Land and People
Lying astride the equator, most of Uganda consists of a fertile plateau (average elevation 4,000 ft/1,220 m), in the center of which is Lake Kyoga. The plateau is bounded (W) by the western branch of the Great Rift Valley, including lakes Albert and Edward (in each case about half of the lake is in Uganda) and the Albert Nile River; by the Ruwenzori Range (SW), including Margherita Peak (16,794 ft/5,119 m), Uganda's loftiest point, and the Virunga Mts.; by Lake Victoria (S), about half of which is in Uganda; and by several mountain ranges (E and N). The eastern mountains include Mt. Elgon (14,178 ft/4,321 m), part of which is in Kenya, and Mt. Moroto (10,114 ft/3,083 m). Altogether, about 18% of Uganda is made up of water surface and about 7% comprises highland situated at more than 5,000 ft (1,520 m). In addition to Kampala, other cities include Entebbe, Gulu, Jinja, Masaka, and Mbale.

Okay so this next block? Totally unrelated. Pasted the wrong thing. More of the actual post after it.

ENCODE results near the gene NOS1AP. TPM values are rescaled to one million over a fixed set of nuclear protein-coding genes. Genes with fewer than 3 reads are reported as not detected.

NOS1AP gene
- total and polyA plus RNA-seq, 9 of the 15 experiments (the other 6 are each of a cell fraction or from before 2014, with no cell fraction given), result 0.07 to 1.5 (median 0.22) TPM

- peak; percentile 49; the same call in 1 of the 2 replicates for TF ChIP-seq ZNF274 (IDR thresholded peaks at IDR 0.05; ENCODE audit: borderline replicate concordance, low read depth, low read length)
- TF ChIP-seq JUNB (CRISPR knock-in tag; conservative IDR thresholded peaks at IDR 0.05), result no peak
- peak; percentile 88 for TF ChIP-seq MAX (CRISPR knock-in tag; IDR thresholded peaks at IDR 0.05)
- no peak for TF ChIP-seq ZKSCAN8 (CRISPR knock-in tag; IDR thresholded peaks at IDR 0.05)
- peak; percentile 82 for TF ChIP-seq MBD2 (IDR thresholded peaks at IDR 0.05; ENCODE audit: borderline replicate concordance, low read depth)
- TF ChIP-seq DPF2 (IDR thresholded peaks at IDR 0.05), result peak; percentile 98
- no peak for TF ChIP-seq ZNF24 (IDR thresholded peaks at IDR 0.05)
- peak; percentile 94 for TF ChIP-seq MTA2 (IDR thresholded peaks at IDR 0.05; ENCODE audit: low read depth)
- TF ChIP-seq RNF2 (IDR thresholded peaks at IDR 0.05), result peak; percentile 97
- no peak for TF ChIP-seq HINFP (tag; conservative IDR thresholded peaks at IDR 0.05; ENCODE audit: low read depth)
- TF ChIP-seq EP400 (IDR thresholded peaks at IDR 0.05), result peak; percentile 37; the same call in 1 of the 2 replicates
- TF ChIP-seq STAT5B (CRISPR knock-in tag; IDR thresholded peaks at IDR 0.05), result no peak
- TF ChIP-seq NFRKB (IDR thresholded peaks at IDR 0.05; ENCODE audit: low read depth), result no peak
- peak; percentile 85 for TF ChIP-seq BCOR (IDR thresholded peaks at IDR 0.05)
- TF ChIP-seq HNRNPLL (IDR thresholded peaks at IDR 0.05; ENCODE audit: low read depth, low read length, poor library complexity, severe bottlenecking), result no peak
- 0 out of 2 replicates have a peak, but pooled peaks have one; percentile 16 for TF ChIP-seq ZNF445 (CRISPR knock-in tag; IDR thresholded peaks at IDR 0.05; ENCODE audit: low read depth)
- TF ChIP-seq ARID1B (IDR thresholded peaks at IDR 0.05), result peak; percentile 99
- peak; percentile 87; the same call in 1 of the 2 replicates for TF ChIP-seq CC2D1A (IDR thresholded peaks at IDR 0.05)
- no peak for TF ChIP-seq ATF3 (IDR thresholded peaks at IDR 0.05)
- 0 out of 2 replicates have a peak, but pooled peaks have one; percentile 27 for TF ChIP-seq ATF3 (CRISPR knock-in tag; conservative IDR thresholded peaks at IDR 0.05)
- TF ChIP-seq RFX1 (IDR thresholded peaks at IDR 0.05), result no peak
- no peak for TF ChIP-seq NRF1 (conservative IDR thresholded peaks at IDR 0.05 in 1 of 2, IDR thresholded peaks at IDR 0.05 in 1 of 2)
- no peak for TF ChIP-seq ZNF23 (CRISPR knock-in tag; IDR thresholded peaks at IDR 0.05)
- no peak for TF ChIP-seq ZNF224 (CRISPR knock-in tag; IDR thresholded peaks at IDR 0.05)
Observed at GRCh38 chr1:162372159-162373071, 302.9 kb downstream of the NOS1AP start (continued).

About 90% of Uganda's inhabitants live in rural areas. Approximately 70% of the people speak one of the Bantu languages; the main Bantu ethnic groups, all of whom live in the southern half of the country, are the Baganda (who make up about 17% of the country's total population), Banyankole, Basoga, Bakiga, and Bagisu. Other language groups in Uganda are the Western Nilotic (principally the Langi, Acholi, and Alur), whose speakers live in the north and make up about 15% of the population; the Eastern Nilotic (mainly the Iteso and Karimajong), whose members live in the northeast and make up about 10% of the population; and the Sudanic (the Lugbara), whose speakers live in the northwest and make up about 5% of the population. Between 1980 and 1985, thousands of refugees (mostly Tutsis) from Rwanda and Zaïre (now the Democratic Republic of the Congo) settled in Uganda. English and Swahili are the country's official languages. More than 80% of the people are Christian, while about 12% are Muslim; the rest follow traditional religious beliefs.
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